The Evening Brief: Nov. 2, 2012
Your evening reading: final pre-election campaign finance reports filed; state NAACP urges voters to report intimidation; Texas professor wins release of Watergate records
New in The Texas Tribune:
• Interactive: Candidates' Eight-Day Campaign Finance Report Totals: "On Oct. 29, state candidates filed their eight-day reports, the last campaign finance reports before the general election. Use our interactive to view the contribution, expenditure, cash on hand and outstanding loan totals for each candidate."
• UT/TT Poll: Weighing Scientists vs. Politicians: "Ask Texans if they have more confidence in the scientists or the policymakers and their answers depend on the issue at hand, according to the University of Texas/Texas Tribune Poll."
• Democrat Has Reputation for Political Brawling: "The outnumbered Texas House Democrats have plenty of leaders, insists state Rep. Trey Martinez Fischer, of San Antonio. But that hasn’t stopped the chairman of the Mexican American Legislative Caucus from taking center stage."
• With Toolkits and Robots, Schools Teach Kids About Water Conservation: "Texas schools have gotten creative about water education, sometimes even giving students low-flow shower heads and other water-saving devices to install at home. But funding is a perpetual challenge."
• Woman Released on Parole Seeks Exoneration in Child Sex Assault: "Amid questions about whether she and three other San Antonio were wrongfully convicted of sexually assaulting two young girls, Anna Vasquez will be released on parole Friday. Vasquez, who maintains her innocence, has been in prison since 2000."
• State NAACP urges Texans to report voter intimidation (The Dallas Morning News): "Texas NAACP officials said the number of reports of voter intimidation have gone up since the 2008 election and are offering suggestions to combat it. State NAACP President Gary Bledsoe outlined the laws some voters may be unaware of or find confusing, such as the language on the back of the voter registration certificate, which reads that the 2011 Texas Legislature passed a law requiring photo identification. While true, a federal court in August blocked enforcement of the law after registration cards were sent out."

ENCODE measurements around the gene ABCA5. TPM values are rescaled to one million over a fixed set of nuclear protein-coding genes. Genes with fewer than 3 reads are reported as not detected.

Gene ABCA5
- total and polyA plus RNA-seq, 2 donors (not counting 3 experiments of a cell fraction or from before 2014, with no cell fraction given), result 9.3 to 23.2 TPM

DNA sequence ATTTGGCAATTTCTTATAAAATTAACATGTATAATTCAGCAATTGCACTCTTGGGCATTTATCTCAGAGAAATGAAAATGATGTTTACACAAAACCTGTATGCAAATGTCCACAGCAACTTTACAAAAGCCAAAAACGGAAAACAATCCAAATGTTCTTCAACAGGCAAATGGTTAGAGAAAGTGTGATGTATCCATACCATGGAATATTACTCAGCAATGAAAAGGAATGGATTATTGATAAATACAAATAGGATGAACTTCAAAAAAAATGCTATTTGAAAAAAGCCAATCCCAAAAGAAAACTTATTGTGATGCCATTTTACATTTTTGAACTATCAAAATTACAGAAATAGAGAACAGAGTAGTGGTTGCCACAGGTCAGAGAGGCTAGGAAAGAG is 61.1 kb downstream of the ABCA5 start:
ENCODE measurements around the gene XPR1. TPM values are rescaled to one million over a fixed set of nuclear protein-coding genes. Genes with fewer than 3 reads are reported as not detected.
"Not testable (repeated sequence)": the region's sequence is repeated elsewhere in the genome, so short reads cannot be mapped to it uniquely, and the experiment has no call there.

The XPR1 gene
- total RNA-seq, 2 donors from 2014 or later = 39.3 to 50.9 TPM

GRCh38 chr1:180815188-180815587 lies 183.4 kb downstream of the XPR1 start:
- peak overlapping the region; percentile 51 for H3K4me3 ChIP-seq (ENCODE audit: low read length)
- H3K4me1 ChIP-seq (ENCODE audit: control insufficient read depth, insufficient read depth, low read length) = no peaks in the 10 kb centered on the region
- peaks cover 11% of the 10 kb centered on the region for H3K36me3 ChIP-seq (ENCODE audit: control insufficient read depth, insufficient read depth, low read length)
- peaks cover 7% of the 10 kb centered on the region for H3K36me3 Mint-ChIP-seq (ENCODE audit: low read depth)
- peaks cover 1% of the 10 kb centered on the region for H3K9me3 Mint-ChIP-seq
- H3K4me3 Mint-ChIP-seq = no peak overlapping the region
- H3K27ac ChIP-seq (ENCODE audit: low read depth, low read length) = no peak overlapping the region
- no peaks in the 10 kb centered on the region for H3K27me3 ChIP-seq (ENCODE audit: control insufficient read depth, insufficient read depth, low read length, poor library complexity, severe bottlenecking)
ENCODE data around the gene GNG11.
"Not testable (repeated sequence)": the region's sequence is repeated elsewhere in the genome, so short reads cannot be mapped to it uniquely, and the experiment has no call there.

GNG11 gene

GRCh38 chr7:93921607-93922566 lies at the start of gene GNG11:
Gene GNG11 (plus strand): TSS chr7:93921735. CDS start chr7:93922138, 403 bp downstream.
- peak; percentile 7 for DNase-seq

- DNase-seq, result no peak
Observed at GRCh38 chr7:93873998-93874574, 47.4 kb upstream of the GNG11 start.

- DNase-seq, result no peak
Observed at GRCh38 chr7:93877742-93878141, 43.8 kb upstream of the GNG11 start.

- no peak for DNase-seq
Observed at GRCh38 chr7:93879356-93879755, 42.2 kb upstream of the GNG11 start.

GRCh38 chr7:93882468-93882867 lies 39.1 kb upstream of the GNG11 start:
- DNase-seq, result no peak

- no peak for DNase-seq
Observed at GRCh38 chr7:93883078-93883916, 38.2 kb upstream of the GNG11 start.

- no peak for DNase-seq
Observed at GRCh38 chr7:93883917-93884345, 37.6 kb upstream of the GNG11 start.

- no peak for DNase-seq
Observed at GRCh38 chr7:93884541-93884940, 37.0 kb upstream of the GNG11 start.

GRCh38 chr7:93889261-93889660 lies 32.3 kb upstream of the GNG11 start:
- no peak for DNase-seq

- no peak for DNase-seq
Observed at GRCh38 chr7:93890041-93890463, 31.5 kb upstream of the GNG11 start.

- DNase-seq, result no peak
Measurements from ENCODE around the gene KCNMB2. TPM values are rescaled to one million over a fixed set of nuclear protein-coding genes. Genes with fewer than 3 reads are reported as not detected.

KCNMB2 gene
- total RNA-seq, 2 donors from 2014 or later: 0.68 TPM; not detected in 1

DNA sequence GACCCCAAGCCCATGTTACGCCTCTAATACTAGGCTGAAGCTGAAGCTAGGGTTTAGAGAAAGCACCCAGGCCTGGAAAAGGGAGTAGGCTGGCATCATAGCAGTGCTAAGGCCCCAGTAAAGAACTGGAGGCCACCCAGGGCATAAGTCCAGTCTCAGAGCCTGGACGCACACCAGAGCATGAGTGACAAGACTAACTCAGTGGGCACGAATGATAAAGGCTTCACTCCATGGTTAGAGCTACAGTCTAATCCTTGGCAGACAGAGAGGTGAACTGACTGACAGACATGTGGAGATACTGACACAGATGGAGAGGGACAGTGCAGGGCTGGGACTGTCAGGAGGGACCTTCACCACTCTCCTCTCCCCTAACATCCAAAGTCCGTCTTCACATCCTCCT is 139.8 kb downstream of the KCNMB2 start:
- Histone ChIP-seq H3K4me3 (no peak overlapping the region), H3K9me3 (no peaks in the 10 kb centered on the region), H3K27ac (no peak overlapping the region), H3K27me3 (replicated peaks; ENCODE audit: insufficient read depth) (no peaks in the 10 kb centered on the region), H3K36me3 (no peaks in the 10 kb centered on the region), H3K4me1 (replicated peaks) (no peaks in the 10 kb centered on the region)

• After early voting incident, Charlie Gonzalez demands Texas enforce current ID rules (Houston Chronicle): "'With less than one week to go before Election Day, it is disconcerting that there have been reports of poll workers incorrectly advising voters on the requirements to vote,' said Rep. Charlie Gonzalez, the San Antonio Democrat who heads the Congressional Hispanic Caucus. After reading Slater’s column, Gonzalez wrote a letter to Texas Secretary of State Hope Andrade demanding that she protect the voting rights of all Texans."
• Judge orders that some Watergate records sought by Texas professor be unsealed (The Associated Press): "Some documents sealed in the 1970s as part of the court case against seven men involved in the Watergate burglary must be released, a federal judge in Washington says."
Texas Tribune donors or members may be quoted or mentioned in our stories, or may be the subject of them. For a complete list of contributors, click here.
Quality journalism doesn't come free
Perhaps it goes without saying — but producing quality journalism isn't cheap. At a time when newsroom resources and revenue across the country are declining, The Texas Tribune remains committed to sustaining our mission: creating a more engaged and informed Texas with every story we cover, every event we convene and every newsletter we send. As a nonprofit newsroom, we rely on members to help keep our stories free and our events open to the public. Do you value our journalism? Show us with your support.Yes, I'll donate today